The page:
MR. CHAIRMAN: So you obviously feel that you are getting the run-around?
MS. PENNEY: Oh, I am definitely getting that one.
MR. CHAIRMAN: Now, Mr. Williamson you said, that was the gentleman you spoke to?
MS. PENNEY: Williamson or Williams.
MR. CHAIRMAN: Okay.
AN HON. MEMBER: Peter McWilliams, I think.
MS. PENNEY: Peter McWilliams, that is right.
MR. CHAIRMAN: He was the person who told you that unless you got . . .
MS. PENNEY: It is finished, basically.
MR. CHAIRMAN: Finished.
MS. PENNEY: In plain English, it is finished.
MR. CHAIRMAN: Did anybody at the Workers' Compensation Board explain to you what the test is for Canada disability, what qualifies you to get a Canada Pension Plan, not the contribution part, but what the qualifications are for a CPP?
MS. PENNEY: No. Mr. McWilliams said that I would have had to pay in a certain amount in order to receive Canada Pension. He asked me, did I pay it in? I said, why are you asking me, you must have the paper in front of you stating that I did not.
MR. CHAIRMAN: So, no one talked to you about a prolonged disability or permanent disability or those kinds of phrases? Do you recall people talking to you about that?
MS. PENNEY: No.
MR. CHAIRMAN: Okay. Thank you. Members, do you have questions? Any of our consultants?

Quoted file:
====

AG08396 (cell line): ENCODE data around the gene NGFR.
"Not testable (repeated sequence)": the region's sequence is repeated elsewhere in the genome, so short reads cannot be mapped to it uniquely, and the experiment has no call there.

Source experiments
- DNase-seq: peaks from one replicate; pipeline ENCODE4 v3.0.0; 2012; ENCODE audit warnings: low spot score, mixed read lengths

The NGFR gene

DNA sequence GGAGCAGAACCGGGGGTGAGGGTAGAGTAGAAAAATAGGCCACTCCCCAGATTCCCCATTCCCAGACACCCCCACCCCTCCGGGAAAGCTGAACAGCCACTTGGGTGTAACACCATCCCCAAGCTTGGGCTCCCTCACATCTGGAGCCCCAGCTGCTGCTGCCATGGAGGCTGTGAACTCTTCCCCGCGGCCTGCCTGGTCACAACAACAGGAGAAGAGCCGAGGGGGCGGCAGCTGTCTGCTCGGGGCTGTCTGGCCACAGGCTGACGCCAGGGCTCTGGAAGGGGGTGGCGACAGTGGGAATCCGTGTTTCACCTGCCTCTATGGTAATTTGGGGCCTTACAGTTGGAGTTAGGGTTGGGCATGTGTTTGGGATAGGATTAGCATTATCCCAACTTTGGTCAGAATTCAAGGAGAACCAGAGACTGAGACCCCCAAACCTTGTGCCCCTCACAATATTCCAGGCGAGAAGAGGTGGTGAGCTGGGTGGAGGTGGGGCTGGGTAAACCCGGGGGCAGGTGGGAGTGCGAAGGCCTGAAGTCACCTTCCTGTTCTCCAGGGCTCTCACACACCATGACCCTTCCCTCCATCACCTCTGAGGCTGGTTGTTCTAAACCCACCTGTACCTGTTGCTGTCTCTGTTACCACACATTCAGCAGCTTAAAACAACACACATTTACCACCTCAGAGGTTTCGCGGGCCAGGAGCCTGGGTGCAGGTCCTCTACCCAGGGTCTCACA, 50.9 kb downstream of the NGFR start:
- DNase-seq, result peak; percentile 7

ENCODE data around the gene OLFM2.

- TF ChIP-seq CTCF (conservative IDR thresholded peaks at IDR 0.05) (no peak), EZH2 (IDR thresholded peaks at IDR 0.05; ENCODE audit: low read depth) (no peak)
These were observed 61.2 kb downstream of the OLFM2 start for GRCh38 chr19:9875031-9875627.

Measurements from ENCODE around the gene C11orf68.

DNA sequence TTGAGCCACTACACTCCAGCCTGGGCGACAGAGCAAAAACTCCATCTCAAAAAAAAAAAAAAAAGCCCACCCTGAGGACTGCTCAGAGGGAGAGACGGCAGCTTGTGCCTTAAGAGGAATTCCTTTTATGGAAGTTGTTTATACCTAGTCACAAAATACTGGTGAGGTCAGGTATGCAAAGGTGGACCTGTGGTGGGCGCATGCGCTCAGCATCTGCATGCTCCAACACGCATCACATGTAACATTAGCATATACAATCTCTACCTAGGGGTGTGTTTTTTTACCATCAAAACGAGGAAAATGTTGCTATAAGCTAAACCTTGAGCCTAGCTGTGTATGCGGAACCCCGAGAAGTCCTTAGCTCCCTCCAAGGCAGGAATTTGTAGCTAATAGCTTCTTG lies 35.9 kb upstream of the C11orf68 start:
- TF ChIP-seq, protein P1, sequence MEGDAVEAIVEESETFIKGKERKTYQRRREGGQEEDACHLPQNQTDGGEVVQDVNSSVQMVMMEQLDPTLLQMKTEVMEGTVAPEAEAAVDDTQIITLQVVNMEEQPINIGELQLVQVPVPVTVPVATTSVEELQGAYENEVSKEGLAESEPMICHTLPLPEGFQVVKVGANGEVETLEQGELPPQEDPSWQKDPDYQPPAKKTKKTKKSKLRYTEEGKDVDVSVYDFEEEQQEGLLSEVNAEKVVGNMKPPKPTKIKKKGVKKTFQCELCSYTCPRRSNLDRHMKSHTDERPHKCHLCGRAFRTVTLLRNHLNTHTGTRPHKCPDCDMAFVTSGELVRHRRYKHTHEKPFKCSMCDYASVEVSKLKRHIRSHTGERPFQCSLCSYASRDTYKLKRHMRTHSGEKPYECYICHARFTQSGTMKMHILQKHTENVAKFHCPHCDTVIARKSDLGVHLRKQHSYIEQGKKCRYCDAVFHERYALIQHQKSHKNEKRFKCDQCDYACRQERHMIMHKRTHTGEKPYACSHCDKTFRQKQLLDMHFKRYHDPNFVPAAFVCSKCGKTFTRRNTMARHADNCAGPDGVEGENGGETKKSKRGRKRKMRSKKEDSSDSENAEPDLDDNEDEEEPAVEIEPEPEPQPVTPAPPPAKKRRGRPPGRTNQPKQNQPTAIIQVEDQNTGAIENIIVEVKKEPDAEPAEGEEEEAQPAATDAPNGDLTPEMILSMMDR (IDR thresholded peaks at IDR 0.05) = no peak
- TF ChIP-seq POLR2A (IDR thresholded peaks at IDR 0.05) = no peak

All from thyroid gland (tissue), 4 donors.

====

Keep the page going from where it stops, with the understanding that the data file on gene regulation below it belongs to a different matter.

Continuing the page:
MR. LUC ERJAVEC: Just a clarification. Is it that you did not pay Canada Pension when you worked, or you weren't in the workforce long enough?
MS. PENNEY: I was not in the workforce long enough.
MR. ERJAVEC: Okay, because it is my understanding that it is a mandatory contribution, Canada Pension, but you did not work long enough?
MS. PENNEY: I did not work long enough to have paid in enough to receive Canada Pension.
MR. ERJAVEC: You just started a job and then you got injured?
MS. PENNEY: Yes.
MR. ERJAVEC: I understand. Okay. Thank you.
MR. CHAIRMAN: Mr. Power.
MR. POWER: We were just talking about that, about what contribution level she had been at, through CPP.
MS. PENNEY: Very little.
MR. POWER: Very little? I see.
MS. PENNEY: Some, not enough, or so I was told by Canada Pension.
MR. POWER: Just on that point, how long had you been employed with Riverport?
MS. PENNEY: Three months.
MR. POWER: Oh, it is just three months.
MS. PENNEY: I had just moved to Nova Scotia, and I had not worked before that. I worked at Bridgewater Motor Inn, it was then, for maybe three months while I was waiting for a job down there. It was only maybe five months in total. So I was told by Canada Pension, for lack of contribution, that was what was on the form that they sent me, and their letter.